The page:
PORTALES — One Portales business owner said he doubts his company would survive if Cannon Air Force Base closes.
George Combs, owner of Combs Electric, said he has 20 employees, and 18 of them are working on the runway lights at Cannon Air Force Base.
A retired Korean War veteran, Combs said his company has been doing contract work with Cannon since it opened in 1967.
“Every light and wire on the runway will be new,” Combs said. “I’ve been to a lot of bases that look shady. You couldn’t ask for a better base than Cannon Air Force Base.”
Cannon supporters believe the potential economic impact to Portales might have been left out when the Pentagon recommended the long-time Air Force base for closure.
Erin Ward, a New Mexico State University economist, is creating an economic impact analysis for Portales.
“My gut feeling is that perhaps the impact to Portales was not incorporated to the (economic) study,” Ward said. “We think ours will be more accurate and fair.”
Ward said the study showed 20.5 percent of the jobs in the region will be lost if the base is closed.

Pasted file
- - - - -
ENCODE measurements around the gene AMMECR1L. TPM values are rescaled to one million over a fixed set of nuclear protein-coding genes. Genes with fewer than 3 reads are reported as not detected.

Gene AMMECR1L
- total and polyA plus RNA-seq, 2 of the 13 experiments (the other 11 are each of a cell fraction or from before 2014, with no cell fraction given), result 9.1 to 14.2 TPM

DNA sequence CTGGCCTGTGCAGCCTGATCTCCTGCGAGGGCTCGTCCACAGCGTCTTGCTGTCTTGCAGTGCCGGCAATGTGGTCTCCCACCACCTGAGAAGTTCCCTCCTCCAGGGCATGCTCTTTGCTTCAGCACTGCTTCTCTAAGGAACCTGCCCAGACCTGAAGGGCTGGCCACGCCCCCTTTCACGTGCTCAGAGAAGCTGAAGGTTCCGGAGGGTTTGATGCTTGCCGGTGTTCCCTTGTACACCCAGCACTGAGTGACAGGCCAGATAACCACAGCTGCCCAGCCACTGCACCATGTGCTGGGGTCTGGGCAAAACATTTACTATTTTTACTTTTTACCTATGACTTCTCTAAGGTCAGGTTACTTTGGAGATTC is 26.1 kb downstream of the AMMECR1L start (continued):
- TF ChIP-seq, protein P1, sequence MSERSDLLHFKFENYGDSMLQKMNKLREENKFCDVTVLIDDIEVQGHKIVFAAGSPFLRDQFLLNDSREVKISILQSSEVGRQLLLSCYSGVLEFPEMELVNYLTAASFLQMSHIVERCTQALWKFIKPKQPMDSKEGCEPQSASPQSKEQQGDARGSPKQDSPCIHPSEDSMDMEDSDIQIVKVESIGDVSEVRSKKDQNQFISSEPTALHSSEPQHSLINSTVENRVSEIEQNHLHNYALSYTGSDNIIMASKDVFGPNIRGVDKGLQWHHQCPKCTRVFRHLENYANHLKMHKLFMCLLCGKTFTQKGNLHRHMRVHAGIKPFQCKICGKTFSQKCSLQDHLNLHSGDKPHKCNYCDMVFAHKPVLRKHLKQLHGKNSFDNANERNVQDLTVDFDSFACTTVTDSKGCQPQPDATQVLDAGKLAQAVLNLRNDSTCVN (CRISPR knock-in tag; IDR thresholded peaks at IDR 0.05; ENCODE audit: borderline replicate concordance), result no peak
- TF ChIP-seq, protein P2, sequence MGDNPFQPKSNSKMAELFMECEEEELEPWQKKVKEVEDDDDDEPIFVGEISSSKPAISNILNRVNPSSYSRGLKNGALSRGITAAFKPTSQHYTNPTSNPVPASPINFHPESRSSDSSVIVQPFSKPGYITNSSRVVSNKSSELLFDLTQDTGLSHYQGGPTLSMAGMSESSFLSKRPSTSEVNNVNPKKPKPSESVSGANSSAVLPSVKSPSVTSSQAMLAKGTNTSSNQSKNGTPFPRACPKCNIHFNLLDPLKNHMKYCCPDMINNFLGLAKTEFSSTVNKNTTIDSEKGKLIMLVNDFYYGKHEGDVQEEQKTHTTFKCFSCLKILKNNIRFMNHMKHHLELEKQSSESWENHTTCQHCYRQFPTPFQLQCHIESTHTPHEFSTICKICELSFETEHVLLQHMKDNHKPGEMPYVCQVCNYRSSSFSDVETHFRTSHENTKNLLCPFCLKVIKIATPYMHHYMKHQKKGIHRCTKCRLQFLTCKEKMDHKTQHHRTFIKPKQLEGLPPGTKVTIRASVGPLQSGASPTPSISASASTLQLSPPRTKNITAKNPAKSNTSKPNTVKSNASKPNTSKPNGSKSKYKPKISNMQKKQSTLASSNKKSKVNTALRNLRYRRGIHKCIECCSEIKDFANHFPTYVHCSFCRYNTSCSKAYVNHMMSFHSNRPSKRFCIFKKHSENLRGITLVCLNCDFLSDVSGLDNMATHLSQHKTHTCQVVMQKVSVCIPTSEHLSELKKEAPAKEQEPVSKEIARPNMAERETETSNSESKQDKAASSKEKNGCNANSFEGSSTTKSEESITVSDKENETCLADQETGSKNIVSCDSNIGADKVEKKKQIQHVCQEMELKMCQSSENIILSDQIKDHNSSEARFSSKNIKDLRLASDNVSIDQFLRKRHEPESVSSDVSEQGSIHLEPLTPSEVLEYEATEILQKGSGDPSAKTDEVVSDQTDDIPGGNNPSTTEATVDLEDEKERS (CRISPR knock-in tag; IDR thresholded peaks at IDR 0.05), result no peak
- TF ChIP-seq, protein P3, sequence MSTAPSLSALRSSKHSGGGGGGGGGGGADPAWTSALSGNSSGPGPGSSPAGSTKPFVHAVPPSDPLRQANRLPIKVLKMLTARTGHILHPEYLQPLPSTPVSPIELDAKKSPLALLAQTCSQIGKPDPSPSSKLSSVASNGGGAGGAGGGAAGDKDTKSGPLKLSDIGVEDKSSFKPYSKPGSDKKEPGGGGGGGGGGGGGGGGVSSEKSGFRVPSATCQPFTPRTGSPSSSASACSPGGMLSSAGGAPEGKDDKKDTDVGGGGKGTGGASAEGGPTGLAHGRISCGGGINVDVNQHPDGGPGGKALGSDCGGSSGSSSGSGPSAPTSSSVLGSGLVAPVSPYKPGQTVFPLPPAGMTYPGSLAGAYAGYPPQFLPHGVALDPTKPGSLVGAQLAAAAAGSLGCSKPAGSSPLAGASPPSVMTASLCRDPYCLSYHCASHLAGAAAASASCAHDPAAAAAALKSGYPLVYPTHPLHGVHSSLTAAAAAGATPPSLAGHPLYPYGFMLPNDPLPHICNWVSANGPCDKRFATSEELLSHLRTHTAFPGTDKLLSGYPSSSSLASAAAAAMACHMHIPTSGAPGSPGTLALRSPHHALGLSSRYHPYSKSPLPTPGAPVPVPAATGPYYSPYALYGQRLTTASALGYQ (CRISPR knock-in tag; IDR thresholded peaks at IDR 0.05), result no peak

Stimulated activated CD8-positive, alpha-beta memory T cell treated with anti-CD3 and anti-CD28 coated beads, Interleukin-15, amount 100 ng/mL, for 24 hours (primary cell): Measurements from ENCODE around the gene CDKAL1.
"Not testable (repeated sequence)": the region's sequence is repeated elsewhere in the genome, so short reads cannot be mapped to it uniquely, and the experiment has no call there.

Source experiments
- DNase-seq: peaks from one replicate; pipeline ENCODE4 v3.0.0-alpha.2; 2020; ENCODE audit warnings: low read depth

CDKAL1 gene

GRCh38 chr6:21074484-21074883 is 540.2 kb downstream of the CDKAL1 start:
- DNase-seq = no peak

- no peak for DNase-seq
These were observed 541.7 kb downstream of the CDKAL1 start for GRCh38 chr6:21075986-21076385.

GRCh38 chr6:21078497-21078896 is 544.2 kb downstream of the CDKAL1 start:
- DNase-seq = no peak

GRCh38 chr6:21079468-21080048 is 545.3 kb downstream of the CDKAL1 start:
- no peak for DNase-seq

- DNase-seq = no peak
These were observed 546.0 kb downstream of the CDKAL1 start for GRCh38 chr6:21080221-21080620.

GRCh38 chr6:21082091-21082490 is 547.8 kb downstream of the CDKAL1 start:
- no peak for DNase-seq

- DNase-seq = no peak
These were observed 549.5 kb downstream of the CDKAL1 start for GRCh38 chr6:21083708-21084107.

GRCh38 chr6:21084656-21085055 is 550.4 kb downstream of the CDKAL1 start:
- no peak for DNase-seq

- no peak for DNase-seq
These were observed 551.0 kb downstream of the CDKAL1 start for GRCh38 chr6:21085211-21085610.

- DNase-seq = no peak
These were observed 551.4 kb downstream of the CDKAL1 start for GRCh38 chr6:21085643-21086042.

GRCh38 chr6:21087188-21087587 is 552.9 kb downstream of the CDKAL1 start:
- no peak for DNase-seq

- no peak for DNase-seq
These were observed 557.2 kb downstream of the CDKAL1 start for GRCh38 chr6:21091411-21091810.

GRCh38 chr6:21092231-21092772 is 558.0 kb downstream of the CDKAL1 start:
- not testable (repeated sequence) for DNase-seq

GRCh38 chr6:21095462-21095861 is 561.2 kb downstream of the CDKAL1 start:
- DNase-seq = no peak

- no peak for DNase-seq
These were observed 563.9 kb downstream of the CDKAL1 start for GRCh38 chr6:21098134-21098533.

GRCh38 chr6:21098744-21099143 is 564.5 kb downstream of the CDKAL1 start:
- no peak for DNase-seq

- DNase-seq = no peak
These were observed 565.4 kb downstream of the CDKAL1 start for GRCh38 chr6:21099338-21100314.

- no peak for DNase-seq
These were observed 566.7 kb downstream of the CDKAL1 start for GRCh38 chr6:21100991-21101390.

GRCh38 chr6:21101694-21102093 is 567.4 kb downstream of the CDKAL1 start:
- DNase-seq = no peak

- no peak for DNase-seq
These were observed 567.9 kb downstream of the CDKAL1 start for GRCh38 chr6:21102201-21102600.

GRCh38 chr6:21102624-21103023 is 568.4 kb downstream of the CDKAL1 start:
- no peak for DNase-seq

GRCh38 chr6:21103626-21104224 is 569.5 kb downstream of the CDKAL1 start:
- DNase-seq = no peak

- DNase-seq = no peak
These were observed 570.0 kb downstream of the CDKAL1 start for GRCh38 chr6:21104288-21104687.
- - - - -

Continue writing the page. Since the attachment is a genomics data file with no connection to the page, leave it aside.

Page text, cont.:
“That’s one in five jobs,” Ward said. “That’s unacceptable. I don’t think Portales was included. It could be worse.”
Members of the Base Realignment and Closure Commission are scheduled to visit Cannon on June 23 and a regional hearing — where the community can present its case — is being held the following day.
Roosevelt County Chamber of Commerce Executive Director Kim Huffman said Wednesday during a meeting of the Keep Cannon Portales Committee that consulting firms are working on a package that would show the military value of Cannon and what was missed by the base-closure recommendations. He said details such as awards for the best safety record, best maintenance, no combat losses and good weather should be taken into account when looking at the base’s military value.
The Keep Cannon Portales Committee met Tuesday with Clovis Cannon supporters to discuss strategy. Also taking part in the meeting were the New Mexico Office for Military Base Planning and Support, members of three consulting firms and representatives from New Mexico’s legislative delegates.
Cannon’s economic impact to the area has been estimated at $200 million per year, and between 20 and 25 percent of the workforce.
There are more than 4,000 active-duty members and civilians at the base, according to Cannon officials.
Freedom Newspaper writer Tony Parra contributed to this report.